Economic Benefits: Contractual changes are pushing operators to consider emissions, and addressing this aspect not only fulfills moral responsibilities, but also offers a competitive edge. You are ready for any regulatory actions, like fees and taxes based on emissions. Furthermore, lowering emissions will, with the right solutions on-hand, translate directly to a more efficient operation.


The importance of electrification & automation in offshore drilling cannot be overstated. It is a fundamental shift that addresses not only environmental concerns but also economic and operational considerations. Electrification offers the promise of lower emissions, long-term sustainability, and economic benefits for operators.


Read more: Levels of Automation in Coiled Tubing & Wireline Operations


Achieving Electrification & Automation

To achieve electrification and automation in the best possible way, it must be considered on multiple levels:


Developing Solutions: The industry should invest in solutions and technologies that enable electrification from the ground up. This includes making electric motors the new standard for operations, as they allow for a higher precision. It also facilitates for computer-controlled automation, which are consistently more efficient.


Reducing Human Presence: Implement strategies for having fewer people on board, such as improved planning and remote operations.


Commercial Models: Challenge existing commercial models that incentivize having more personnel on the rig and using more diesel.


Contractual Framework: Contracts should be structured to create incentives for emissions reduction. This has been difficult to achieve due to a lack of viable solutions the commercial market, is something we are starting to see emerging today.


The Role of Digitalization in Electrification

Digitalization plays a pivotal role in offshore drilling operations. When you want to electrify certain operations on an industrial scale, you must have digital technologies monitoring, controlling, and tying it all together. This becomes a positive spiral, where every operation provides valuable data for further optimization of the next.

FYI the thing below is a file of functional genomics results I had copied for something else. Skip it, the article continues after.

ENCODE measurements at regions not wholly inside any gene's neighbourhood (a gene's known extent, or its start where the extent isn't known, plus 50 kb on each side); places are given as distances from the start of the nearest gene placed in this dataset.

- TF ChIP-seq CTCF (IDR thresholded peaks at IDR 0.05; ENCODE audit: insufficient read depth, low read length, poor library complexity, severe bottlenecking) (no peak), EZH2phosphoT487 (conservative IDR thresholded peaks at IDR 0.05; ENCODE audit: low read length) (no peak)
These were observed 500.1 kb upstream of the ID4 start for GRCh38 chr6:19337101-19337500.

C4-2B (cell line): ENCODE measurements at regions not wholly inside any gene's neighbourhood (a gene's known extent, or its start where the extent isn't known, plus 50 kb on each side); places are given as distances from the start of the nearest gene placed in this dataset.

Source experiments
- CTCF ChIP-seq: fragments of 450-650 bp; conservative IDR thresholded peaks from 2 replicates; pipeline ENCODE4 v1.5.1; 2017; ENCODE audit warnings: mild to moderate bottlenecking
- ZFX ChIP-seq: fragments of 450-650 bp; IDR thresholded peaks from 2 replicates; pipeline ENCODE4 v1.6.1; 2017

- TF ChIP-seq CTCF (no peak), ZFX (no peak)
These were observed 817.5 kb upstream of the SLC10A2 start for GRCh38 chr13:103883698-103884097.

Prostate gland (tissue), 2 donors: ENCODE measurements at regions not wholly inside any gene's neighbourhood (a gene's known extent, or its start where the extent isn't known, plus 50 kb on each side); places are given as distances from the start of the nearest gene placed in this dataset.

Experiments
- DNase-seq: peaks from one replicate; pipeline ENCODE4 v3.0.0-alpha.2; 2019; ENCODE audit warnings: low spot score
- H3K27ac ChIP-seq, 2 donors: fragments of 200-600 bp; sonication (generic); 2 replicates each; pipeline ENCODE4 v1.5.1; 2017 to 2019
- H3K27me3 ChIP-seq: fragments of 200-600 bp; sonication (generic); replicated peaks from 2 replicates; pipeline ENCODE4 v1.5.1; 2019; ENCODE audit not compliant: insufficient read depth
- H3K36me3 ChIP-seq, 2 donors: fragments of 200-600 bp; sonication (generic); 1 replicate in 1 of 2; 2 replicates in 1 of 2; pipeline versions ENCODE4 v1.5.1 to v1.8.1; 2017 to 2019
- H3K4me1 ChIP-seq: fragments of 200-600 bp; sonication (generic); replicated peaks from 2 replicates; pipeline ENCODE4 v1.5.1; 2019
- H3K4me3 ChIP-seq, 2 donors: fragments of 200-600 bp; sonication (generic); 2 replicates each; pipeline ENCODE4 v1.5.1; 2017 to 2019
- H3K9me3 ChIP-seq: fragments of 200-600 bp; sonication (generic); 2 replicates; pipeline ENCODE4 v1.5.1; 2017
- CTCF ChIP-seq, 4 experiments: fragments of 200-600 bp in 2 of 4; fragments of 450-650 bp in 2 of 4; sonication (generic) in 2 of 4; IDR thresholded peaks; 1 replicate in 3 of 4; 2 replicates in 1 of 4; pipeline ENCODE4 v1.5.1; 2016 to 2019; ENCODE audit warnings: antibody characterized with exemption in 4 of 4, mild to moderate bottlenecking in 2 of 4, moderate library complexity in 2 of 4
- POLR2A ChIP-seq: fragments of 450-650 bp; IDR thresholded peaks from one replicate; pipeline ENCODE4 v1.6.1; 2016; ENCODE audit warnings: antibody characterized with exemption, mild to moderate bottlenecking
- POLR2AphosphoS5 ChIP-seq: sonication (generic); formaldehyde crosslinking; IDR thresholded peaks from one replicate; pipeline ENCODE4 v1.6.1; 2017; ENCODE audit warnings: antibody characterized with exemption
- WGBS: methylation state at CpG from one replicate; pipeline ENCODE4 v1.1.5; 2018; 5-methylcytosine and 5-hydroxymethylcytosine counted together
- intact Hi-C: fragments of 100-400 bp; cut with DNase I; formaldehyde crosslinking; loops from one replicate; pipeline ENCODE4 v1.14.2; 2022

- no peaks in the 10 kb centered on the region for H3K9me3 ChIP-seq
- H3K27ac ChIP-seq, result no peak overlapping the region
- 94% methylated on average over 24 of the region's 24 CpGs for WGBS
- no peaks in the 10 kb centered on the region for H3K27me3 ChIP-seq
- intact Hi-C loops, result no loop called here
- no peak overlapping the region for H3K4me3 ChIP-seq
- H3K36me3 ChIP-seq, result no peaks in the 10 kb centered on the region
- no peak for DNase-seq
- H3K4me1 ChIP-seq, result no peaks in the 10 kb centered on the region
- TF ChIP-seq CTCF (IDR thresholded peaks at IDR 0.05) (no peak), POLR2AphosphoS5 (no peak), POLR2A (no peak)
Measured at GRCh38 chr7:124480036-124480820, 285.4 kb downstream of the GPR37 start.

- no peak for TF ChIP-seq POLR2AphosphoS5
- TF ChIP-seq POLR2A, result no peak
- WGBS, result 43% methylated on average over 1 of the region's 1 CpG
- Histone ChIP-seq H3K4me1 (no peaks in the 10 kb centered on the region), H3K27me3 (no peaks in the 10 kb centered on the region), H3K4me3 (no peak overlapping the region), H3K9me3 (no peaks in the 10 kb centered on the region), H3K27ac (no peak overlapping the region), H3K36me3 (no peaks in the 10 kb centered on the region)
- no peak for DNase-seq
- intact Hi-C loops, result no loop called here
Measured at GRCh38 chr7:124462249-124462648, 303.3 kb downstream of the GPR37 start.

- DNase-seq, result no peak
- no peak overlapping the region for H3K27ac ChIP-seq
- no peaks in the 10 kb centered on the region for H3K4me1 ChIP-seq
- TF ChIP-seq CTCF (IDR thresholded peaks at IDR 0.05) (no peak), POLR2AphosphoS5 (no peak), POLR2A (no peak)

Data-Driven Operations

Utilizing data and automation optimizes machine operation. It is also a vital component when transitioning from electro-hydraulic systems to electromotor-driven equipment.

Equipment that needed specialized expertise, and were therefore installed and dismounted at need, can now be permanently installed on the rig. This not only reduces the amount of people on-site, but also the time and resources spent on rigging.

Any of the more intangible aspects of an operations, like planning, supervision, and post-job reporting, will see a major overhaul. Collaborative software solutions are upgrading both accuracy and granularity of this. With a system that learns from every operation, and all subject matter experts and decision makers can contribute, realistic data-driven expectations can reduce risk and operational expenditure.



We are happy to see that the leading actors in the oil and gas industry are placing reduction of emissions on top of their agenda and mission plan, but we know they can’t do it alone. Only with access to viable solutions and technologies, is it possible to commit.

Electrification & automation is not just a moral obligation but also strategic. Lowering emissions, by electrifying equipment, reducing personnel and their associated costs, and embracing digital solutions for optimizing and automating every step of the process, equals a more efficient operation and should be celebrated.

As HSE in the offshore industry got the attention it needed 15 years ago, emissions and production efficiency are today in the same situation. However, it will not take 15 years. The needs have been mapped out, the means are well under development and accessible to operators. The incentives and solutions are finally here!

By embracing this change, the industry can reduce emissions, become more economically competitive, and secure its future in a world where emissions are a top priority. With the right strategies and commitment, electrification can reshape the offshore industry, while sustainably prepare it for its evolution this century.


Watch here! Digital Workflow for Well Intervention and Abandonment